Gerard's Herbal - Part 3
Fig. 1249. White Saxifrage (1)
Fig. 1250. Golden Saxifrage (2)
1. The white Saxifrage hath round leaves spread upon the ground; and somewhat jagged about the edges, not much unlike the leaves of Ground Ivy, but softer and smaller, and of a more faint yellowish green: among which riseth up a round hairy stalk a cubit high, bearing at the top small white flowers, almost like Stock-Gillyflowers: the root is compact of a number of black strings, whereunto are fastened very many small reddish grains or round roots as big as peppercorns, which are used in medicine, and are called Semen Saxifragĉ albĉ; that is, the seed of white Saxifrage, or Stone-break, although (beside there foresaid round knobs) it hath also small seed contained in little husks, following his flower as other herbs have.
2. Golden Saxifrage hath round compassed leaves, bluntly indented about the borders like the former, among which rise up stalks a handful high, at the top whereof grow two or three little leaves together: out of the middle of them spring small flowers of a golden color; after which come little husks, wherein is contained the red seed, not unlike the former: the root is tender, creeping in the ground with long threads or hairs.
Fig. 1251. White Rock Saxifrage (3)
3. Pona hath set forth this plant by the name of Saxifraga alba petreĉa, and therefore I have placed it here though I think I might more fitly have ranked him with Paronychia rutaceo folio formerly described. It hath a small single root from which arise divers fat longish leaves, somewhat hairy, and divided into three parts: amongst these rises up a round knotty stallk, roughish, and of a purplish colour, some half foot high, divided into sundry branches, which carry white flowers, consisting of five leaves apiece, with some yellowish threads in their middles: these falling, there remains a cup containing a very small seed. It flowers at the end of June in the shadowy places of the Alps, whereas he first observed it.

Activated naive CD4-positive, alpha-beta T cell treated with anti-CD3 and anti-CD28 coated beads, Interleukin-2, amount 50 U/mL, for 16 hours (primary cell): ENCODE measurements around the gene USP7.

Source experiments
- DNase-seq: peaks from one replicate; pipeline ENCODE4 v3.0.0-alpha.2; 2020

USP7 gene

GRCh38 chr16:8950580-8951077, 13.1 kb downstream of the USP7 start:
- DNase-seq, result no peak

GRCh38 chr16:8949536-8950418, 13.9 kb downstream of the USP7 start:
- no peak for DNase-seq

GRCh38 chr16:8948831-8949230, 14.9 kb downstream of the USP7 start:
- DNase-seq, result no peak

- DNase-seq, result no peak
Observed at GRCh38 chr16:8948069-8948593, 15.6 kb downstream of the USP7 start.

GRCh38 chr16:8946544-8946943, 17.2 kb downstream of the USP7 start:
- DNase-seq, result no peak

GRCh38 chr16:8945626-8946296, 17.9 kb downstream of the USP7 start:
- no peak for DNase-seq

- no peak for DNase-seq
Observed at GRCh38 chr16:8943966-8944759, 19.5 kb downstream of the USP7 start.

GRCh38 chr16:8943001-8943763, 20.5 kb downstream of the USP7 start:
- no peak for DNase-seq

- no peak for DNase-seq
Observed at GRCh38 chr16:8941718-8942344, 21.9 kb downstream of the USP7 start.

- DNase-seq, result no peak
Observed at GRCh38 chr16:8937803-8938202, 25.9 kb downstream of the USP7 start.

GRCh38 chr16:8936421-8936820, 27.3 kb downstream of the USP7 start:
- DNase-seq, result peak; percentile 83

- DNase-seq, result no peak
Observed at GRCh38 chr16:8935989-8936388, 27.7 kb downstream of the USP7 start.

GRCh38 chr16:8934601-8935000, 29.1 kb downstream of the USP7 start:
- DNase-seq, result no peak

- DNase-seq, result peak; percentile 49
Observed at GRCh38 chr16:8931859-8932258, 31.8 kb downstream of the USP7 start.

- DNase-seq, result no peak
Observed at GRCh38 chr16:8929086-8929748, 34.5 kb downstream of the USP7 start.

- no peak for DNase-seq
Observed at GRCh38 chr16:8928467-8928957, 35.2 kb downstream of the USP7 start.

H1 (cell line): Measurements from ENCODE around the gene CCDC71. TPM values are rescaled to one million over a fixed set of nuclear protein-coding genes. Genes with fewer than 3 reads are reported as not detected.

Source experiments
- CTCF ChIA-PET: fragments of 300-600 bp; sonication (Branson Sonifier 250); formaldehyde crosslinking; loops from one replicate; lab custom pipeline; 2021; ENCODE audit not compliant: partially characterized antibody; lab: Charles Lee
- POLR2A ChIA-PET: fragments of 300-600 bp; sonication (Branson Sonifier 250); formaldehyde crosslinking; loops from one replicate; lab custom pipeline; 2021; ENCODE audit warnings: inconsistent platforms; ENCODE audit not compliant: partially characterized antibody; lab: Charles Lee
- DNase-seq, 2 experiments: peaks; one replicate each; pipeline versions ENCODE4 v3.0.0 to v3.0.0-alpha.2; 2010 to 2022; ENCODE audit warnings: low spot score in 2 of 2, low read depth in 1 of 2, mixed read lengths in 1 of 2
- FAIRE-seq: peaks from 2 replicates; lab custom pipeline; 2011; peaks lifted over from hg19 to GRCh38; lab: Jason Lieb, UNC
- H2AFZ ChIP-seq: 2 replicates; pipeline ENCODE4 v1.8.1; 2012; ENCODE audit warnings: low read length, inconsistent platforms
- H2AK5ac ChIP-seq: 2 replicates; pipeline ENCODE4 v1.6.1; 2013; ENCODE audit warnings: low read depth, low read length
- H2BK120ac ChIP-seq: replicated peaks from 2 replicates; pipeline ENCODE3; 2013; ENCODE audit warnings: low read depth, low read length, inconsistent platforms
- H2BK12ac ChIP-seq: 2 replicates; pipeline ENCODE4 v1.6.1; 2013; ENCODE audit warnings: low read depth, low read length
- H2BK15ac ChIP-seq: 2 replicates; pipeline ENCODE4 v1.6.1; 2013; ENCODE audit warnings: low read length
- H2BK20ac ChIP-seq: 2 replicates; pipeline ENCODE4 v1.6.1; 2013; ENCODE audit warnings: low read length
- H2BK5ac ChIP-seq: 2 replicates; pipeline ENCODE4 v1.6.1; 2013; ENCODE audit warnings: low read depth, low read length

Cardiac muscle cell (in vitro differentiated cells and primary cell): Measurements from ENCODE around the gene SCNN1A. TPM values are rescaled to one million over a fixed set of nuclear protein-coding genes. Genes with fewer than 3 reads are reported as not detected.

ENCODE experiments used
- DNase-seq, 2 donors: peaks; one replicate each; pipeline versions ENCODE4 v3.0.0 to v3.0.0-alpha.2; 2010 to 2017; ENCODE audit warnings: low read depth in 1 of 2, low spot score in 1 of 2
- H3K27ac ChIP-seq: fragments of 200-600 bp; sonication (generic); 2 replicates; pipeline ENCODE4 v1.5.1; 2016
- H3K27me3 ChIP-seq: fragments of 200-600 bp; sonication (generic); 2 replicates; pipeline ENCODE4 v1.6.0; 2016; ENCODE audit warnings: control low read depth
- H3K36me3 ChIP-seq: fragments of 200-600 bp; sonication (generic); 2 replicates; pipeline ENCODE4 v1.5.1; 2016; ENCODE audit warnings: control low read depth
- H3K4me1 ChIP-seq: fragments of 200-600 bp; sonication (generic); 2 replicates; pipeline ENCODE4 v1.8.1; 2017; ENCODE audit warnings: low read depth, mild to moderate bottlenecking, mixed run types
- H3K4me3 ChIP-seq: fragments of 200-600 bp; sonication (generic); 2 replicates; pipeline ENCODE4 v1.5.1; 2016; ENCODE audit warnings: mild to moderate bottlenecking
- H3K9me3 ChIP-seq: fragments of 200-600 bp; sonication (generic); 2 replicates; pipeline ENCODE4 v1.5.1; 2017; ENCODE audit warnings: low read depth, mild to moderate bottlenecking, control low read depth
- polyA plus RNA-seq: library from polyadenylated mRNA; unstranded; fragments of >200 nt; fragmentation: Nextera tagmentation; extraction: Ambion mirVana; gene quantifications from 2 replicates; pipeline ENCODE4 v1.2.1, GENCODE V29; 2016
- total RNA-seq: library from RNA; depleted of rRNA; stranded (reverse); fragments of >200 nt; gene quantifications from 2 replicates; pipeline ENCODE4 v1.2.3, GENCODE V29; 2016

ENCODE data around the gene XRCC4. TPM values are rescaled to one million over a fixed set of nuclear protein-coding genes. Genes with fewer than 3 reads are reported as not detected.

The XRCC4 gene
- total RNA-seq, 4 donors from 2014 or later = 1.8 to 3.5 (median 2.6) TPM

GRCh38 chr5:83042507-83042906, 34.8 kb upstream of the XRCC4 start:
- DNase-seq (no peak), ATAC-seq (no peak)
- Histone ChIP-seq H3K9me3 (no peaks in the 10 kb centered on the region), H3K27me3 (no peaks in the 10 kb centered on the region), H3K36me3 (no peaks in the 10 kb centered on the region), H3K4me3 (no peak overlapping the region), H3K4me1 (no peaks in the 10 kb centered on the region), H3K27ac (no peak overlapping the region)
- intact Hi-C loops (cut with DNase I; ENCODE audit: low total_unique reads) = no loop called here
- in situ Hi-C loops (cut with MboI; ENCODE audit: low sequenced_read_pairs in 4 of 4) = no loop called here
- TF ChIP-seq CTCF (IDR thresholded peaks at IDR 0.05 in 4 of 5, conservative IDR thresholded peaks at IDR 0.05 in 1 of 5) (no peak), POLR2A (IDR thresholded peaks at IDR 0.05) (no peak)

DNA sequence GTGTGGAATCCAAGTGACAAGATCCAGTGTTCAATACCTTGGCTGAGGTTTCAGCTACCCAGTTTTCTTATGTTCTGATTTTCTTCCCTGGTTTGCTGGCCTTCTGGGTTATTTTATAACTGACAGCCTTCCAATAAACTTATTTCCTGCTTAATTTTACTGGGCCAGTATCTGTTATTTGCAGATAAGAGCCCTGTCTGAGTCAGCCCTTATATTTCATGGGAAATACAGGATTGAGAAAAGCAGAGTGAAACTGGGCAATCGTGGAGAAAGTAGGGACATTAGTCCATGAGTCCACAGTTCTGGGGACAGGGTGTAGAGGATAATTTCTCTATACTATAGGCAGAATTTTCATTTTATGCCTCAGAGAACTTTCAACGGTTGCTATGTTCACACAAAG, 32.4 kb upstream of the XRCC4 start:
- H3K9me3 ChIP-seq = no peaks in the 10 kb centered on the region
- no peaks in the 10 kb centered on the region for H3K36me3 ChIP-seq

The white Saxifrage groweth plentifully in sundry places of England, and especially in a field on the left hand of the highway, as you go from the place of execution called Saint Thomas Waterings unto Deptford by London. It groweth also in the great field by Islington called the Mantles: also in the green places by the seaside at Lee in Essex, along the rushes, and in sundry other places thereabout, and elsewhere; it also grows in Saint George's Fields behind Southwark.
The golden Saxifrage groweth in the moist and marsh grounds about Bath and Wells, also in the moors by Bolton and Wisbech in Lincolnshire: and Mr. George Bowles hath found it growing in divers woods at Chislehurst in Kent: Mr. Goodyer also hath observed it abundantly on the shadowy moist rocks by Mapledurham in Hampshire and I have found it in the like places in Yorkshire.
The White Saxifrage flowereth in May and June: the herb with his flower are no more seen until the next year.
The golden Saxifrage flowereth in March and April
The first is called in Latin Saxifraga Alba: in English, White Saxifrage, or White Stonebreak. The second is called Golden Saxifrage or Golden Stonebreak.
The first of these, especially the root and seed thereof, is of a warm or hot complexion. Golden Saxifrage is of a cold nature as the taste doth manifestly declare.
A. The root of White Saxifrage boiled in wine and drunken, provoketh urine, cleanseth the kidneys and bladder, breaketh the stone, and driveth it forth, and is singular good against the strangury, and all other griefs and imperfections in the reins.
B. The virtues of Golden Saxifrage are yet unto us unknown, notwithanding I am of this mind, that it is a singular wound herb, equal with Sanicle.